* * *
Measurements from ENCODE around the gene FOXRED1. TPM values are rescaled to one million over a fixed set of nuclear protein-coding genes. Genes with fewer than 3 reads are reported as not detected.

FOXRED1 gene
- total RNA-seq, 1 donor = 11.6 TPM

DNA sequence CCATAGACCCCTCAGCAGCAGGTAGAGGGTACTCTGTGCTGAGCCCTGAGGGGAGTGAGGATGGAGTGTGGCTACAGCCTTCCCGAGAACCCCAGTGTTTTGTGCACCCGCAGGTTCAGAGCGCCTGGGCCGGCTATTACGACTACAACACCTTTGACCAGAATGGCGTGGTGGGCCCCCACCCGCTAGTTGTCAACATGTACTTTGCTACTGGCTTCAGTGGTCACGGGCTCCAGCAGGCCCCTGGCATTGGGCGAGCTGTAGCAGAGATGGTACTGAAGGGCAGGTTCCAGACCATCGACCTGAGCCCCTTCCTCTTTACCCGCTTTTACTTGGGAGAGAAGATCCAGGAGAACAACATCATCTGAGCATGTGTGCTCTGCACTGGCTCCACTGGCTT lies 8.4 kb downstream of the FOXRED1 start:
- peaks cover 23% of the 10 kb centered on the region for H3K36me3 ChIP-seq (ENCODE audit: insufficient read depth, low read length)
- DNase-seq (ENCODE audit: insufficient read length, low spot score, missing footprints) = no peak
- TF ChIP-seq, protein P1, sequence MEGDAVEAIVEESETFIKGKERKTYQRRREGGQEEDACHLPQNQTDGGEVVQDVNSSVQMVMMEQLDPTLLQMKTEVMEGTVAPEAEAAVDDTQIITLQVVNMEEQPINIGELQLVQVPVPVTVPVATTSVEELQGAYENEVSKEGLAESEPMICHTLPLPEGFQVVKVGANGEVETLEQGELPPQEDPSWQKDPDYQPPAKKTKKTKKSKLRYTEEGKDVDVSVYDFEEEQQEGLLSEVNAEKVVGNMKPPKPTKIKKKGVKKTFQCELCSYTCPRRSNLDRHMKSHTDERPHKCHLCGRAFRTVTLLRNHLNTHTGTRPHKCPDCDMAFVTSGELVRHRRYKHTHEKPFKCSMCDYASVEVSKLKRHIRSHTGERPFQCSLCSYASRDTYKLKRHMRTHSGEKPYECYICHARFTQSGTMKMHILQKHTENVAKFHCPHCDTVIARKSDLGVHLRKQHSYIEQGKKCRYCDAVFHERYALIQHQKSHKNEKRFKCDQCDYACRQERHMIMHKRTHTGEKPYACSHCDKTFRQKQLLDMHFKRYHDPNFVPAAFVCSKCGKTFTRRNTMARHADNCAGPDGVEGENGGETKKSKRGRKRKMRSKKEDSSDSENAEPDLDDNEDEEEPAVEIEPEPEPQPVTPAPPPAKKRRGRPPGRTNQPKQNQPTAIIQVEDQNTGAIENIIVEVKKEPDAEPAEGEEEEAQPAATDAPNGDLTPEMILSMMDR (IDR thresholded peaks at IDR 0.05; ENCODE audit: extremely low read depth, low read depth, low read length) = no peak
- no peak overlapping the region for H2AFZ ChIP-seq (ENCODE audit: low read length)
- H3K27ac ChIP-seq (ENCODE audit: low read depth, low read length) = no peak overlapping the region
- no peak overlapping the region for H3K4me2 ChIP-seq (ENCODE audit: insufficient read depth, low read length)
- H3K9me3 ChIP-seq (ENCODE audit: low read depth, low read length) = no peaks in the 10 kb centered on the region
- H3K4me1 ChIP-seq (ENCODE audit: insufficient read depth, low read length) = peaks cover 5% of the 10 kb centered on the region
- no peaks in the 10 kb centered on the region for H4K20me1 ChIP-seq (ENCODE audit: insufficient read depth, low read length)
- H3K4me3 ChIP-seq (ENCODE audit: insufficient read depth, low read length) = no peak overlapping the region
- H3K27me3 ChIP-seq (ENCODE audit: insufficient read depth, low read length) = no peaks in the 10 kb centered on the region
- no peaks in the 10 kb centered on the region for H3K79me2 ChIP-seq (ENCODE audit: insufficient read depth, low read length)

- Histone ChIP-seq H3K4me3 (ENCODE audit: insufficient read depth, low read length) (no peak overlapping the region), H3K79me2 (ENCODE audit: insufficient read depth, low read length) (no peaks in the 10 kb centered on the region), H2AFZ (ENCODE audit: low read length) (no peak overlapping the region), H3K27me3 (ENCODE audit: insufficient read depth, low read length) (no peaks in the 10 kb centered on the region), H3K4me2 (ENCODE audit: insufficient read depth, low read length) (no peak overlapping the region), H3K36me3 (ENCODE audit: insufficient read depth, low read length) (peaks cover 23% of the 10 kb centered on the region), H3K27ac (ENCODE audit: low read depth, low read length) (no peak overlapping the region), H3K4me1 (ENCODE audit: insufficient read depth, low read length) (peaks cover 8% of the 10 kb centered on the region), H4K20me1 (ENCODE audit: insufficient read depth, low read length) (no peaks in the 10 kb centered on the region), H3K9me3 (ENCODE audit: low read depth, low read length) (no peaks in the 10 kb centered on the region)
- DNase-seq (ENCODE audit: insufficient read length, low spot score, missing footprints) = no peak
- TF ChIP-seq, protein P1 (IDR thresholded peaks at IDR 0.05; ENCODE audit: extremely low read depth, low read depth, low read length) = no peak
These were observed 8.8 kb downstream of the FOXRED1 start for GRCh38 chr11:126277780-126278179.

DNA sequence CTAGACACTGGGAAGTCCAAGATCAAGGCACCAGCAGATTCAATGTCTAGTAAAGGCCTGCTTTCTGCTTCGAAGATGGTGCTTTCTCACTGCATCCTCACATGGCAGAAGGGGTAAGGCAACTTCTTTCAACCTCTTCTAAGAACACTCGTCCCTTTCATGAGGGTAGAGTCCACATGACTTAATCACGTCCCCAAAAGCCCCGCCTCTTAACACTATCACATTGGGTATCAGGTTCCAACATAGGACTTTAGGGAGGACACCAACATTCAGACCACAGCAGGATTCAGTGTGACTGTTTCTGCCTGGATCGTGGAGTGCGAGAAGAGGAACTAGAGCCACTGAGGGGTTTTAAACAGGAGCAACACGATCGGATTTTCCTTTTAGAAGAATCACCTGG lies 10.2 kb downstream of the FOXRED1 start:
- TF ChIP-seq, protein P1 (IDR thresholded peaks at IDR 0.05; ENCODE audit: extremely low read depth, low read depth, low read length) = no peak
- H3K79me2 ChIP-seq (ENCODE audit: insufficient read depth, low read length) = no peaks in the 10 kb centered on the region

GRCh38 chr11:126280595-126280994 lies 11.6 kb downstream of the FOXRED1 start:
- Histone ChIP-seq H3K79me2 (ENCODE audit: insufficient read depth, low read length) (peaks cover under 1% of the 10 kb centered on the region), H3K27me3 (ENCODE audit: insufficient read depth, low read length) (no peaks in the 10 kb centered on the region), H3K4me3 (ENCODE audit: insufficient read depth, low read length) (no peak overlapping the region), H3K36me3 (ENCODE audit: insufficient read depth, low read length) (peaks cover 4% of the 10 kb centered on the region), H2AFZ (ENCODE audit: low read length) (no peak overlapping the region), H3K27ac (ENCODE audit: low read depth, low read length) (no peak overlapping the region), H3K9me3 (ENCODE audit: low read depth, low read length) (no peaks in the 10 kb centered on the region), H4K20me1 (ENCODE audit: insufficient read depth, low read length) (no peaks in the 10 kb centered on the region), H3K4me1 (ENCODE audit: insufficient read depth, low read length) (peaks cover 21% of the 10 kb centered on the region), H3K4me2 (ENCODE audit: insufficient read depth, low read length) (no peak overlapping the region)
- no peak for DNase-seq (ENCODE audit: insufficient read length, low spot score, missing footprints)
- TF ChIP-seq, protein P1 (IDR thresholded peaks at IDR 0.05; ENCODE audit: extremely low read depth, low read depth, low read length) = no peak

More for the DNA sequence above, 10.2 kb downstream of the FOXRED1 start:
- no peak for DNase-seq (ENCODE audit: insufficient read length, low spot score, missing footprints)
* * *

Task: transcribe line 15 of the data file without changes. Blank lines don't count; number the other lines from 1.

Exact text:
- H3K27me3 ChIP-seq (ENCODE audit: insufficient read depth, low read length) = no peaks in the 10 kb centered on the region